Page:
Election Science Stakes: Energy

Election Science Stakes: Energy

Wall of solar panels on a building in Manchester, England. Credit: Getty Images

Scientific American senior editor Mark Fischetti and associate editor Andrea Thompson talk about this election and the future of U.S. energy research and policy.

Steve Mirsky: For this energy installment of our pre-election podcast series I spoke once again to Scientific American editors Mark Fischetti and Andrea Thompson.

SM: What’s at stake in this election in terms of energy in this country?

Mark Fischetti: So I think there’s two things, Steve. One is oil. On October 27, the U.S. Department of Interior approved a huge oil development project in western Alaska by ConocoPhillips. So that’s clearly where the current administration is happy to go. The other issue is electricity. Will it continue to be built on fossil fuels or more so on renewable energy? And I think there’s a lot of interesting state races that have some bearing in that too.

SM: That’s a good point, because we’re not just talking about the presidential election. We’re talking about the election in general.

Andrea Thompson: It’s an interesting area, because the President and Congress can shape things to a large degree. But then there are also market forces that come into play that can counteract things he’s trying to do. So despite during the first four years of the Trump administration, this push towards fossil fuels and to boost them, we still see renewables really surge in their use, and they’ve become comparatively cheaper, especially compared to coal. And that’s really happened in spite of any efforts the Trump administration has made, because of technological developments, because companies are moving in that direction regardless of what the administration wants to do. So that will kind of complicate or mitigate what could happen in the next four years.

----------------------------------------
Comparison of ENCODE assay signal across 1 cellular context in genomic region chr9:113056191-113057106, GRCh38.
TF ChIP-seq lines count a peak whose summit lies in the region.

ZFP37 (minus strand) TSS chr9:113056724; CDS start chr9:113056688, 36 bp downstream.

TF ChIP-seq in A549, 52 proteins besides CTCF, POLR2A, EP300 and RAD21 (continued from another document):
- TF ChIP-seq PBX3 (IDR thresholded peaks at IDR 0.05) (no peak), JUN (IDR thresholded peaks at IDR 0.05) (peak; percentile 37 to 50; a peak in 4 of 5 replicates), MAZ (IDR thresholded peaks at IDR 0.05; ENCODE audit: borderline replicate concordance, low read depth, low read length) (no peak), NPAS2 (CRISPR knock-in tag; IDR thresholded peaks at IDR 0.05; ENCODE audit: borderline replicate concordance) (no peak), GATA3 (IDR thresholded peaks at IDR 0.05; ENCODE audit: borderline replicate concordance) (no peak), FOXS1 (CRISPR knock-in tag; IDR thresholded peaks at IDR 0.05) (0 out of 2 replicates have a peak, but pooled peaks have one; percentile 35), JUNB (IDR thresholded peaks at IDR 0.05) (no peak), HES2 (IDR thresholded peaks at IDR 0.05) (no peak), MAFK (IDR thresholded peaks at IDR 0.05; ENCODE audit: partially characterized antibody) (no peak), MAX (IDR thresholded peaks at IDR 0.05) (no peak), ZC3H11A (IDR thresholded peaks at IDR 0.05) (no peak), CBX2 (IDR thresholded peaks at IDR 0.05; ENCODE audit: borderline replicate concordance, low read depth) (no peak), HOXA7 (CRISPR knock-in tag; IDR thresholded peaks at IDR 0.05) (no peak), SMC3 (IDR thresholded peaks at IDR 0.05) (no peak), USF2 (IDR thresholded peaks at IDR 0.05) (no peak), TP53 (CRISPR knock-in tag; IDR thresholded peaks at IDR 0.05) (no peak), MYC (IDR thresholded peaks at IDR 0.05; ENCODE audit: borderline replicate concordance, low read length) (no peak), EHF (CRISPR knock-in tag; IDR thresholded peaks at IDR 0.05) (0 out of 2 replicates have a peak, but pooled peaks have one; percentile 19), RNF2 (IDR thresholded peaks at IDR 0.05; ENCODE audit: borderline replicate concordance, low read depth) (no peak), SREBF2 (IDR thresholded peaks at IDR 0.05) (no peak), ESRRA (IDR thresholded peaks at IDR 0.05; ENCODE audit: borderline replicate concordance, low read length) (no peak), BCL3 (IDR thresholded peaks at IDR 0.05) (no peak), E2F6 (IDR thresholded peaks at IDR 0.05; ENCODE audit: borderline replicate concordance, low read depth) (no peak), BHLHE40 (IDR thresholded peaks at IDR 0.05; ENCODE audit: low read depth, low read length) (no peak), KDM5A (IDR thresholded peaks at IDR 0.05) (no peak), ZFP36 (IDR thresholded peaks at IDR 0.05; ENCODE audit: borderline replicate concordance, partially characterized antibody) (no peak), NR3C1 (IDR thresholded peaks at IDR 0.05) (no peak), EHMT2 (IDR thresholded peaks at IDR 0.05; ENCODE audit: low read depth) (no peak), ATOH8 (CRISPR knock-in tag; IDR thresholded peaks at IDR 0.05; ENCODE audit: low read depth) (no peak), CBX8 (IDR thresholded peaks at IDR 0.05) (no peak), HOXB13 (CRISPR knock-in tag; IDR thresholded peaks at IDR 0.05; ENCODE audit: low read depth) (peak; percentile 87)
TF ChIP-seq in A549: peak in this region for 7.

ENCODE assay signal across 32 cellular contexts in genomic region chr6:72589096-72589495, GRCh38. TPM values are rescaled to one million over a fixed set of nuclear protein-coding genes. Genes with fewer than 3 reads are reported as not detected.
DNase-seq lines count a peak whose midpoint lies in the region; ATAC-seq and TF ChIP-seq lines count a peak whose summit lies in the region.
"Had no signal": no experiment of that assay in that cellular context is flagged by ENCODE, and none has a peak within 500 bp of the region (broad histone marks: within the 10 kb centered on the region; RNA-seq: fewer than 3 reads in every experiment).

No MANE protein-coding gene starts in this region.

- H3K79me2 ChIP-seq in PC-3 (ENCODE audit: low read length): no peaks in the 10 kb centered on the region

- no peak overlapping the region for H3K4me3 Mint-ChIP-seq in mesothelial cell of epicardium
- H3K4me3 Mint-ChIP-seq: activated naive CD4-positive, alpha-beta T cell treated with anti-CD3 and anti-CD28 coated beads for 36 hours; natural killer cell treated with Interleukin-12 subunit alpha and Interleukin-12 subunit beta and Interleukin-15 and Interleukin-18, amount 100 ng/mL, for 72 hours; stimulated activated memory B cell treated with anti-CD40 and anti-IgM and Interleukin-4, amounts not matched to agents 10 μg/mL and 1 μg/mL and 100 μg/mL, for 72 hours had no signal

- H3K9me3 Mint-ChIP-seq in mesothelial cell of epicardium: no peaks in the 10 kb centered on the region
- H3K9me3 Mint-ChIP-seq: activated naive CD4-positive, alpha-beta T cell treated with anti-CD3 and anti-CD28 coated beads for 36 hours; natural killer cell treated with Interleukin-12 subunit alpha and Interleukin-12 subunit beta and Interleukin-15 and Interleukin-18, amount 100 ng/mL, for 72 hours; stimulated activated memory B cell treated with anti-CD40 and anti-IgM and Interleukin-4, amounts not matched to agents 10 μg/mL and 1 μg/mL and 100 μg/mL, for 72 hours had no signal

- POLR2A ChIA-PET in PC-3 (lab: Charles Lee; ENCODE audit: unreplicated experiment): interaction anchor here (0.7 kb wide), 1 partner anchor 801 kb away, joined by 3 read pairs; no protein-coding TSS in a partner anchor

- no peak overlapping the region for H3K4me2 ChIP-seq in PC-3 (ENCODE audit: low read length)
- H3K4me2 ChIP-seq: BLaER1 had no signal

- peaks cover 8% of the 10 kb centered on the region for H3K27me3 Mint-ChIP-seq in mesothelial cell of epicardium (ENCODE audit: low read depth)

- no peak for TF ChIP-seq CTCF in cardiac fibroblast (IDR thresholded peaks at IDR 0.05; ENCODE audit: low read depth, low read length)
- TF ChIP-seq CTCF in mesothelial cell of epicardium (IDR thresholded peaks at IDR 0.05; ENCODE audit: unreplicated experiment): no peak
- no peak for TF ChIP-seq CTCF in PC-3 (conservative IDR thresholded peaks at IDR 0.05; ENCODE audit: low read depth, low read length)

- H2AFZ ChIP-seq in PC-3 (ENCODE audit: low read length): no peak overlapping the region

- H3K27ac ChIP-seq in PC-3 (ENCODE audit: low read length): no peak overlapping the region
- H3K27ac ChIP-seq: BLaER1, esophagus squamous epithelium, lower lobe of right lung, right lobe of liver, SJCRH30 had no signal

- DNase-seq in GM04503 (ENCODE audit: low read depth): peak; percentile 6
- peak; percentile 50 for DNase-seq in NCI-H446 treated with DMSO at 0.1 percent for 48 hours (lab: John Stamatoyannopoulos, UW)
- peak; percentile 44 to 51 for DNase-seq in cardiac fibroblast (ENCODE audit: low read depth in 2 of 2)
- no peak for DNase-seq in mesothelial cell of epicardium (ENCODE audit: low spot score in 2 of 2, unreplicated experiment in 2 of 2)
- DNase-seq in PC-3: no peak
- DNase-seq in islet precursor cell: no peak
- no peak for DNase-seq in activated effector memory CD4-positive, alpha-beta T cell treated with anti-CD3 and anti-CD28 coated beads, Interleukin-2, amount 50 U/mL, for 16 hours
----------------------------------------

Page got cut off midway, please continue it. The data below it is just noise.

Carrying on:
SM: What can the government do to nudge that market selection pressure one way or the other.

AT: So besides allowing for fossil fuel development on public lands, which the federal government controls, and there’s hundreds of millions of acres of public lands in the U.S, they also can affect it through things like tariffs and subsidies. So one thing President Trump has indicated he wants to do is to increase tariffs on solar panels. And so that could actually impact the solar power market. And that’s partly been for trade reasons, not necessarily energy-specific reasons, that he’s done that. But that, you know, that adds to the cost and makes it a little bit harder for them to compete.

MF: By the way, I would add that, you know, there are still subsidies to this day for oil and natural gas. They’re hardly new technologies. It really does change the equation because there are plenty of studies that show purely on cost and energy delivery that renewables—wind and solar—are actually cheaper than many fossil fuels, but they don’t stay cheaper if fossil fuels have subsidies.

SM: So what’s the story on fracking right now?

AT: Generally, following the Trump administration general pro-fossil-fuel stance they are for allowing fracking on on federal lands and new leases Whereas the Biden position has been that they would discontinue new leases, although leases that are already established would be allowed. And then those don’t impact any fracking on private land. So it’s a little bit of a mixed bag.

—Steve Mirsky

(The above text is a transcript of this podcast)

ABOUT THE AUTHOR(S)

Andrea Thompson

Andrea Thompson, an associate editor at Scientific American, covers sustainability.

Credit: Nick Higgins

Mark Fischetti

Mark Fischetti is a senior editor at Scientific American. He covers all aspects of sustainability.

Credit: Nick Higgins

Steve Mirsky

Steve Mirsky has been writing the Anti Gravity column since a typical tectonic plate was about 36 inches from its current location. He also hosts the Scientific American podcast Science Talk.

Credit: Nick Higgins

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